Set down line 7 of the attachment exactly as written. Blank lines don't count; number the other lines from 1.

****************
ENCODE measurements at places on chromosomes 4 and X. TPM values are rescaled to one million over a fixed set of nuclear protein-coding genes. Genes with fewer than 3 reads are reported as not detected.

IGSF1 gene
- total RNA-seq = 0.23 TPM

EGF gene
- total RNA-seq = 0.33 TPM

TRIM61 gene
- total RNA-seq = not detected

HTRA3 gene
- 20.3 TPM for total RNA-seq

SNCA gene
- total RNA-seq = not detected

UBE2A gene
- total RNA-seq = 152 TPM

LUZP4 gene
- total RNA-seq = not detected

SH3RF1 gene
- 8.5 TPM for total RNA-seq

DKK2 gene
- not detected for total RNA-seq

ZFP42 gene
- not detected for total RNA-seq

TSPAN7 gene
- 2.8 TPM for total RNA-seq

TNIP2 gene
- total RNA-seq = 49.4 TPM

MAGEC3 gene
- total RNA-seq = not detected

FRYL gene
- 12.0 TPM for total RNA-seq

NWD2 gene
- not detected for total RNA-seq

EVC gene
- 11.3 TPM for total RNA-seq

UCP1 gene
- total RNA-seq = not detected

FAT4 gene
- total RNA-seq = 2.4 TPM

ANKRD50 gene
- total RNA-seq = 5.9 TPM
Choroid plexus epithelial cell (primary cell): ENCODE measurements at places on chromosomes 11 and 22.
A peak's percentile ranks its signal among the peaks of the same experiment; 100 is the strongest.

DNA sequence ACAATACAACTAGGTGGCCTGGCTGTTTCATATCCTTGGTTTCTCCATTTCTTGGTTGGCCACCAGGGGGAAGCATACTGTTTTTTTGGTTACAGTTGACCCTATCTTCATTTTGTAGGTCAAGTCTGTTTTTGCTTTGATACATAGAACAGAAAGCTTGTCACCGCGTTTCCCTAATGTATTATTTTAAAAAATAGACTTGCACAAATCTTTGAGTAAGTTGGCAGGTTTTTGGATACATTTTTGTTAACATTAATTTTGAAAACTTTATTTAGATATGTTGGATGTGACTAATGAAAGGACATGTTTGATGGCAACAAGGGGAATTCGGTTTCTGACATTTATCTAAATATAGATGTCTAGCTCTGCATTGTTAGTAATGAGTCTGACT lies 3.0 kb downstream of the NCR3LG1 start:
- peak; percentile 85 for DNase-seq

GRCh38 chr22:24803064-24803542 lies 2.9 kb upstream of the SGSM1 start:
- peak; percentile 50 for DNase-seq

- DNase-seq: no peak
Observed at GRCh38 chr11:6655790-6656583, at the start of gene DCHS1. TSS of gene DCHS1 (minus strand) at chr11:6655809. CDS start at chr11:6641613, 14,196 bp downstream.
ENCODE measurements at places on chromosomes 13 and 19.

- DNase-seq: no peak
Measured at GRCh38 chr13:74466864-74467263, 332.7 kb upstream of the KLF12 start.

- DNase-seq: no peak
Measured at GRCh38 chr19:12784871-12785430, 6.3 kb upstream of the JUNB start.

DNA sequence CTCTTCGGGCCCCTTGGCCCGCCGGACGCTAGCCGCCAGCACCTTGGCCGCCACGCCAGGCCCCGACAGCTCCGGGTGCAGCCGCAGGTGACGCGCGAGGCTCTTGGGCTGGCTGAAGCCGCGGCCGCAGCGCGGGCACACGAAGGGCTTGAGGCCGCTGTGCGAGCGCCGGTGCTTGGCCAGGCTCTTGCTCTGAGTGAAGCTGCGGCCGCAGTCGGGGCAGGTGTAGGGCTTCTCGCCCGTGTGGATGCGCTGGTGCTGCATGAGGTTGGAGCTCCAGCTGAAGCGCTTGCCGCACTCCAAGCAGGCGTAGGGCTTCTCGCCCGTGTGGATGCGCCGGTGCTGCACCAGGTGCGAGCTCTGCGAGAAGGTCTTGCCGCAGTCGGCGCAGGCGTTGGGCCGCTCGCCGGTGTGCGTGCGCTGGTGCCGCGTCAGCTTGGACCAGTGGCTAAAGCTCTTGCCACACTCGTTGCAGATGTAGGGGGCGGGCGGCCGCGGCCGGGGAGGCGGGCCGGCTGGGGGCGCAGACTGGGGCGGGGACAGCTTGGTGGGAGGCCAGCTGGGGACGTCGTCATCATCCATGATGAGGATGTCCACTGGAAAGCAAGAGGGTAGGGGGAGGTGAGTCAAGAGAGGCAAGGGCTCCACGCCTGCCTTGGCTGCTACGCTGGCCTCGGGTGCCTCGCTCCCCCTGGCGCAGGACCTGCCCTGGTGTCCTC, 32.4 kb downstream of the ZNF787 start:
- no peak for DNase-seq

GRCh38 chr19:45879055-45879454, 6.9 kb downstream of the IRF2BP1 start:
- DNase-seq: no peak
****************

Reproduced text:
- total RNA-seq = not detected